The Health Secretary has confirmed work on the future of Insch War Memorial Hospital will resume later this year.
Humza Yousaf says it will restart at some point in 2023, once the NHS’s “immediate system pressures” have reduced.
The community hospital was mothballed in 2020 at the start of the Covid-19 pandemic, with staff redeployed elsewhere.
It’s yet to reopen and health bosses now say it’s no longer fit for purpose.
And there are question marks as to what could happen next.
What’s the current situation?
Last year a total of 10 options for the future of the site were identified and analysed.
The highest scoring ideas centred around a new-build hospital for inpatient care.
Local health bosses said they’d continue looking at this in more detail, with a view to submitting a formal funding request to the Scottish Government.
They also agreed to keep consulting on the creation of a “wellbeing hub” and clinical space which wouldn’t need additional cash.
At the same time, the Friends of Insch Hospital have been fundraising for an extension which could solve all their problems.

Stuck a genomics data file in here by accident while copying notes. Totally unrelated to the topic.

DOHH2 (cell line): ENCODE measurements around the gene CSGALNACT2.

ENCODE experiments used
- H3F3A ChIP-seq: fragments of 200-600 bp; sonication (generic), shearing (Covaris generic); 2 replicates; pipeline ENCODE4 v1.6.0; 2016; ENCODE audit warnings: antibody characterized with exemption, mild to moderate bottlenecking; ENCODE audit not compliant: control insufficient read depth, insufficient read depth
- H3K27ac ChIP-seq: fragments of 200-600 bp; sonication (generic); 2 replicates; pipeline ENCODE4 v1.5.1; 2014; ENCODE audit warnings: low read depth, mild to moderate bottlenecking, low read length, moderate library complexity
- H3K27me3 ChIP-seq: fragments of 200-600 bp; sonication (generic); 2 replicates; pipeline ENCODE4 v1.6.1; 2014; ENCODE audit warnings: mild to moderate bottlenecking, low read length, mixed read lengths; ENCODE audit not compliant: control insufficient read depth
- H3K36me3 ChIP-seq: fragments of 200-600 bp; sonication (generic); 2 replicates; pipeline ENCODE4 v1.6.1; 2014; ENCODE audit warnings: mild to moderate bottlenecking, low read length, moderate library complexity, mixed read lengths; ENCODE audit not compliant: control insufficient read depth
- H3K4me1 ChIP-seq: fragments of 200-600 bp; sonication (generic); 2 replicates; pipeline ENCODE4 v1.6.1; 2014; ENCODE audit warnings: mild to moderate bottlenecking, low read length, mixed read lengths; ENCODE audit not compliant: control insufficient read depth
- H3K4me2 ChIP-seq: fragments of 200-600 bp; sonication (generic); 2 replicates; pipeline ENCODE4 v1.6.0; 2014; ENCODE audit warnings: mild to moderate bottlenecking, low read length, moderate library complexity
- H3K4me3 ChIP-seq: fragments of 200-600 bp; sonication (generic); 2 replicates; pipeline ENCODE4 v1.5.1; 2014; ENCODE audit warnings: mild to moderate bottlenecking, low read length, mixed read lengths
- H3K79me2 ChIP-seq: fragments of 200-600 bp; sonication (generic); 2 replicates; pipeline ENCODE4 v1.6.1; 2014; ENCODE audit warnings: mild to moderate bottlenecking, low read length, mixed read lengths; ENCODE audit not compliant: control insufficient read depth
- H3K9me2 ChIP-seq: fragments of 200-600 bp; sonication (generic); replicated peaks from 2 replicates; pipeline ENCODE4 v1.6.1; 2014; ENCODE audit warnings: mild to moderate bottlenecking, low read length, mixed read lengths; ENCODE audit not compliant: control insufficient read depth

The group wants a new 12-bed unit, with 12 en-suite bathrooms, to be built on the side of the building’s day room.
The existing hospital could then be used as the wellbeing centre.
Surveyors estimate the project would cost around £900,000, and the group says it already has half the money needed.
Work to resume
Mr Yousaf said the Insch War Memorial Hospital engagement work will resume this year “once immediate system pressures have reduced to provide management capacity for this.”
In a letter to Scottish Conservative MSP Alexander Burnett, he wrote: “This work will include an options appraisal putting the options for Insch Hospital within the wider locality context, including services to be provided at Inverurie and Huntly.
“(It also takes) account of the potential for a community treatment and assessment centre, use by the community and volunteer organisations and by secondary care on an outreach basis.”
Mr Burnett described the current situation as “disappointing”.
He added: “His response is that the current pressures facing the health service are too great for anything real or measurable to be achieved.
“That is concerning, especially given the fact that community beds have been raised as an important way for the current issues to be addressed.”